The overhead lights are dim in the Yukon Arts Centre Gallery. As you step inside, a flickering tells you you’re entering the realm of video.
All three shows currently in the gallery are video-based. One way to look at video is to see it as a kind of photography or drawing, with time added as another dimension. Aptly enough, all three shows lead the viewer to consider his or her position in time.
In Kelly Richardson’s Twilight Avenger, the viewer encounters a buck in a deciduous forest.
You and the buck size each other up. The buck gets nervous, grazes, but keeps checking you out. It exits, re-enters and crosses the screen. Fog rises. A moth flies by. Then the video sequence starts again.
Entering the space, I wondered if a motion detector was making the buck react to my presence. But I sat there through the loop, and it didn’t seem to respond to my movements.
Although deer are not as common in the Yukon as they might be in other northern forests, most Yukoners will be familiar with the moment when you encounter a wild animal and look at each other, wondering what to do next. It transports you to the present.
In this case the present is altered. The woods are digitally heightened to the point where they resemble video game animation, and a green glow rises around the buck like smoke. Is it radioactive? Is the green smoke a depiction of its scent?
Anyone who’s seen the Harry Potter movies (and that will be many) won’t be able to help noticing that the stag looks a lot like the “Patronus” figures featured in the films. As well, the piece is called Twilight Avenger, which could be read as a reference to another very popular series of teen novels.
Between viewing this show, I happened to have lunch in a restaurant along the Yellowhead Highway west of Saskatoon. There were several mass-produced decorative rugs on the wall, depicting stags in postures almost identical to what I saw here.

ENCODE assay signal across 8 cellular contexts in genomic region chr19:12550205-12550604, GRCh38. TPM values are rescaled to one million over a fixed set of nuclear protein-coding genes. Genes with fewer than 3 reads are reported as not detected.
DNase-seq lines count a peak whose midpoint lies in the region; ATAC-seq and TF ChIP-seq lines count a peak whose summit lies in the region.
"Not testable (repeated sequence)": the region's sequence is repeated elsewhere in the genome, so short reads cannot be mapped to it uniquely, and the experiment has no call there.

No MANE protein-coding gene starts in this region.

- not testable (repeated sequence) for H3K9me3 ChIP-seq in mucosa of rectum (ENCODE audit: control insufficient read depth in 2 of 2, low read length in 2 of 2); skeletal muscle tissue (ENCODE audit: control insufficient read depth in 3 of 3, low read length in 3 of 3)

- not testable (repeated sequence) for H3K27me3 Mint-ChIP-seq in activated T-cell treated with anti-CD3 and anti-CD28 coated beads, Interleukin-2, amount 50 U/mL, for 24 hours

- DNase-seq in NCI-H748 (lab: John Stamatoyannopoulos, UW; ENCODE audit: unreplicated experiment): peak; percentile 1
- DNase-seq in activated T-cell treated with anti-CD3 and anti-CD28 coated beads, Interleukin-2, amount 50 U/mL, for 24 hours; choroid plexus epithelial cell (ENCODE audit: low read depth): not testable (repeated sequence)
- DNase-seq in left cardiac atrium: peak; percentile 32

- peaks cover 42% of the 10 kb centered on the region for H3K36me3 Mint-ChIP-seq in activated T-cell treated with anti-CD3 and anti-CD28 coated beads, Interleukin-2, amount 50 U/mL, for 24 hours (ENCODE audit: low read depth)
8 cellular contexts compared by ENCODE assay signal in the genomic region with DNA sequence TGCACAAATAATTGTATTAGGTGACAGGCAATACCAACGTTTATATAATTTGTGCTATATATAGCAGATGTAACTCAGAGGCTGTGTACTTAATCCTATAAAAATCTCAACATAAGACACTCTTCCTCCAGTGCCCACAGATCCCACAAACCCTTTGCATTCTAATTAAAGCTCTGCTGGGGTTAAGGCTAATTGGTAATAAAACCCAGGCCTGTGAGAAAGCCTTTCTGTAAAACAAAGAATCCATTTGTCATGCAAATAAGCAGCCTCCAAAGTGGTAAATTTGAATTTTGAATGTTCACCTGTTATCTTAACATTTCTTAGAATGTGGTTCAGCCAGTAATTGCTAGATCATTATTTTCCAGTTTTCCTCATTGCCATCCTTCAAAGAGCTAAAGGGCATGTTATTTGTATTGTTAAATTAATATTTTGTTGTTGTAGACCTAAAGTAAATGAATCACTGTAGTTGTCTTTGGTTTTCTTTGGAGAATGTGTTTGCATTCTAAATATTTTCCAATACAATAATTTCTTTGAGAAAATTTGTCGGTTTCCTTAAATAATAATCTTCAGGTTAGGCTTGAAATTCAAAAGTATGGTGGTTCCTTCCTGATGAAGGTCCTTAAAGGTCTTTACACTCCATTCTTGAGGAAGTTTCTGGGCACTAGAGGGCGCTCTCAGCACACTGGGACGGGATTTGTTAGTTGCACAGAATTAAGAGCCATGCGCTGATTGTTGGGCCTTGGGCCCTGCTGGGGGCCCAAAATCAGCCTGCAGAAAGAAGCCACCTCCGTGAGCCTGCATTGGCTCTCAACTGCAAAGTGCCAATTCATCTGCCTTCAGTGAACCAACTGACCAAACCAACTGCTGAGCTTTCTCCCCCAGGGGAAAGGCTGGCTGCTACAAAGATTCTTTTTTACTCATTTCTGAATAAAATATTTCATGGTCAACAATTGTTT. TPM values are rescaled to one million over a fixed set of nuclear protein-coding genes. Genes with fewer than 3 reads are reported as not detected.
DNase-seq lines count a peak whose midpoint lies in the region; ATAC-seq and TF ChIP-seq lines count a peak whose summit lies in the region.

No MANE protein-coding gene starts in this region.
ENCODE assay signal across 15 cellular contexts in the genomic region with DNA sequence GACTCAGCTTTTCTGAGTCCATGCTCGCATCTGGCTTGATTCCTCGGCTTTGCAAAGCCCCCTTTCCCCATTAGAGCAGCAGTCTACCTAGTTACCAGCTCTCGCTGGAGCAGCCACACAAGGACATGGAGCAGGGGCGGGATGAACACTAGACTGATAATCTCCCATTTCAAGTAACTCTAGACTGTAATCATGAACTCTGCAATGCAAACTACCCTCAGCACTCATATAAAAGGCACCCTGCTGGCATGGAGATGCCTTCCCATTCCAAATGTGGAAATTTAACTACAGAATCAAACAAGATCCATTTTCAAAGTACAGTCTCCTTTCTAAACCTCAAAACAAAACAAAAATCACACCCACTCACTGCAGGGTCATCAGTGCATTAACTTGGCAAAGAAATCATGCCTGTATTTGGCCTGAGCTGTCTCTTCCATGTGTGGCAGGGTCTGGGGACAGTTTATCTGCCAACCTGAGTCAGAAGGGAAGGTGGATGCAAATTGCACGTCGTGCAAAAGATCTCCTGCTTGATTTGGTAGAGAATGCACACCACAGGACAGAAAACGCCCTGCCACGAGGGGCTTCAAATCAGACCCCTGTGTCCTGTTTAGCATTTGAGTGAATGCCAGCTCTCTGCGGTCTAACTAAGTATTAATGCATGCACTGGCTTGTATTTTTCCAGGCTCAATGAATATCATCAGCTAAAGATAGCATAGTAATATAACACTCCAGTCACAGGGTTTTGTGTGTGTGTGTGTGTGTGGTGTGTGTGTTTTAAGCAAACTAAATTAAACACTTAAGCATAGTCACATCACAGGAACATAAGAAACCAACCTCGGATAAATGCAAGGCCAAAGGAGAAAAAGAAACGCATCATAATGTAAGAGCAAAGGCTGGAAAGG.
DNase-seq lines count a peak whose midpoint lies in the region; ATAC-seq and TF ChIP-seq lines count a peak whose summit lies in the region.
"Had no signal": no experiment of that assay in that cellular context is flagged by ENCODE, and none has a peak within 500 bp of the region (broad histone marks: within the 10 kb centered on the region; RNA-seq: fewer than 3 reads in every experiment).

It seems to me that Richardson has taken this image from the realm of kitsch to somewhere else, though I find myself confused about what the intended destination may be.
Next door, Kerri Reid transports us to The End of the World. An abstract assembly of shapes turns into a broken snowshoe.
These shapes turn into drawings of shadows of found objects. The objects appear as the light broken by window frames moves across them in an arc, sped up, like window shadows projected by car headlights.
Reading the text I learn that it’s a whole day’s light. Time speeds up to the end of the world.
Reid draws the shadows, showing the negative space around some of the things left behind, after the humans have all gone away.
These shadows of the objects make the objects themselves look almost like something cut out of paper or left out in the snow.
A wall of framed photos and drawings accompanies these animations. They’re all formatted as horizontal rectangles, set into enormous vertical horizontal mattes and framed in plain wood.
The photos depict the found object, and the resultant graphite drawing is hung below. Aha, that J-shaped shadow was a bent spoon… They help decode some of the abstract shapes in the animations.
In Now on Home Video artist Douglas Drake invites you to sit down. A comfortable padded wooden rocking chair sits on a carpet beside a carved end table and ornate-based lamp whose sheer cream shade has a small tear.
The well-worn objects seem to come from the 1970s or ’80s. You’ve been in living rooms like this.
When you sit down you face a group of 13 cathode ray tube TV sets. Their design also speaks of another time, in the not too distant past, but far enough away to be almost another world. They are ranged in an arc in front of your seat.
In each TV a head shot of someone, often with dated hairstyle and makeup, tries very hard to tell you something. Colour quality varies, also evoking a different time.
Their hand gestures, head shakes and nods seem to convey an ardent desire to communicate, all the more so because there is no sound.
I read in the catalogue that these videos came from “home recordings of TV shows and sports games as well as exercise and product instructional videos.”
I can’t help but think of all the home videos people made of themselves and their families, and how the technology has moved on, sealing the bottle those messages were placed in and burying it firmly in the bottom of the sea.
They seem like ghosts. How quickly the past 25 years have gone.
All three shows were curated by Earl Miller, an independent curator and arts writer residing in Toronto. He will also curate a group show at the Yukon Arts Centre, Untrue North, to open next January.
All three of these shows continue till October 29 at the Yukon Arts Centre Gallery.